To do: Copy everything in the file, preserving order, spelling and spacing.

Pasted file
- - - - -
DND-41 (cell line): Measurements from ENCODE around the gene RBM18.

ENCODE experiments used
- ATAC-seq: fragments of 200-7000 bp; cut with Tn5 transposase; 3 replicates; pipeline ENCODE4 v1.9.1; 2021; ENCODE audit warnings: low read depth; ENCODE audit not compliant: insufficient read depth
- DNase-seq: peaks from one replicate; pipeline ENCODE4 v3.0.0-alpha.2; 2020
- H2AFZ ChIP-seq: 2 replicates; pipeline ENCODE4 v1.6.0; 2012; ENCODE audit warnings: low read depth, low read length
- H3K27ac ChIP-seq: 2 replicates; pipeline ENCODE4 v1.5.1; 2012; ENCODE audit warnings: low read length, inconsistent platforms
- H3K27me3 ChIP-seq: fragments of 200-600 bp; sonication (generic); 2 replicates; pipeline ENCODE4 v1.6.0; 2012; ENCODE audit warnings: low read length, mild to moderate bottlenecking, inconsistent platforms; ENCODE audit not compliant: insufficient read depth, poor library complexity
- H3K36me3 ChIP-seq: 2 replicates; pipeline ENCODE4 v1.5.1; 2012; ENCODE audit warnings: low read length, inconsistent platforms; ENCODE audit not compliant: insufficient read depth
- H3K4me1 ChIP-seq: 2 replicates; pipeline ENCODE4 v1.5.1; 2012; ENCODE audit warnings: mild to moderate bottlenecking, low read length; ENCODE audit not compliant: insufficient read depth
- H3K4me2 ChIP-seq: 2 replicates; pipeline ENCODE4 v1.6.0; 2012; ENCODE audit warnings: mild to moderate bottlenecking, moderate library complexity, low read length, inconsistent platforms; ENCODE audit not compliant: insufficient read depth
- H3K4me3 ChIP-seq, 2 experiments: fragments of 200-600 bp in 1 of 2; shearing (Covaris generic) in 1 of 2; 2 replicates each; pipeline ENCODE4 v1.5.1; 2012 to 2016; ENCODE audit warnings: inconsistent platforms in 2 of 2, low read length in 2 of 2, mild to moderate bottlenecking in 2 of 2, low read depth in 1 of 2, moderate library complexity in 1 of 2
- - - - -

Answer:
DND-41 (cell line): Measurements from ENCODE around the gene RBM18.

ENCODE experiments used
- ATAC-seq: fragments of 200-7000 bp; cut with Tn5 transposase; 3 replicates; pipeline ENCODE4 v1.9.1; 2021; ENCODE audit warnings: low read depth; ENCODE audit not compliant: insufficient read depth
- DNase-seq: peaks from one replicate; pipeline ENCODE4 v3.0.0-alpha.2; 2020
- H2AFZ ChIP-seq: 2 replicates; pipeline ENCODE4 v1.6.0; 2012; ENCODE audit warnings: low read depth, low read length
- H3K27ac ChIP-seq: 2 replicates; pipeline ENCODE4 v1.5.1; 2012; ENCODE audit warnings: low read length, inconsistent platforms
- H3K27me3 ChIP-seq: fragments of 200-600 bp; sonication (generic); 2 replicates; pipeline ENCODE4 v1.6.0; 2012; ENCODE audit warnings: low read length, mild to moderate bottlenecking, inconsistent platforms; ENCODE audit not compliant: insufficient read depth, poor library complexity
- H3K36me3 ChIP-seq: 2 replicates; pipeline ENCODE4 v1.5.1; 2012; ENCODE audit warnings: low read length, inconsistent platforms; ENCODE audit not compliant: insufficient read depth
- H3K4me1 ChIP-seq: 2 replicates; pipeline ENCODE4 v1.5.1; 2012; ENCODE audit warnings: mild to moderate bottlenecking, low read length; ENCODE audit not compliant: insufficient read depth
- H3K4me2 ChIP-seq: 2 replicates; pipeline ENCODE4 v1.6.0; 2012; ENCODE audit warnings: mild to moderate bottlenecking, moderate library complexity, low read length, inconsistent platforms; ENCODE audit not compliant: insufficient read depth
- H3K4me3 ChIP-seq, 2 experiments: fragments of 200-600 bp in 1 of 2; shearing (Covaris generic) in 1 of 2; 2 replicates each; pipeline ENCODE4 v1.5.1; 2012 to 2016; ENCODE audit warnings: inconsistent platforms in 2 of 2, low read length in 2 of 2, mild to moderate bottlenecking in 2 of 2, low read depth in 1 of 2, moderate library complexity in 1 of 2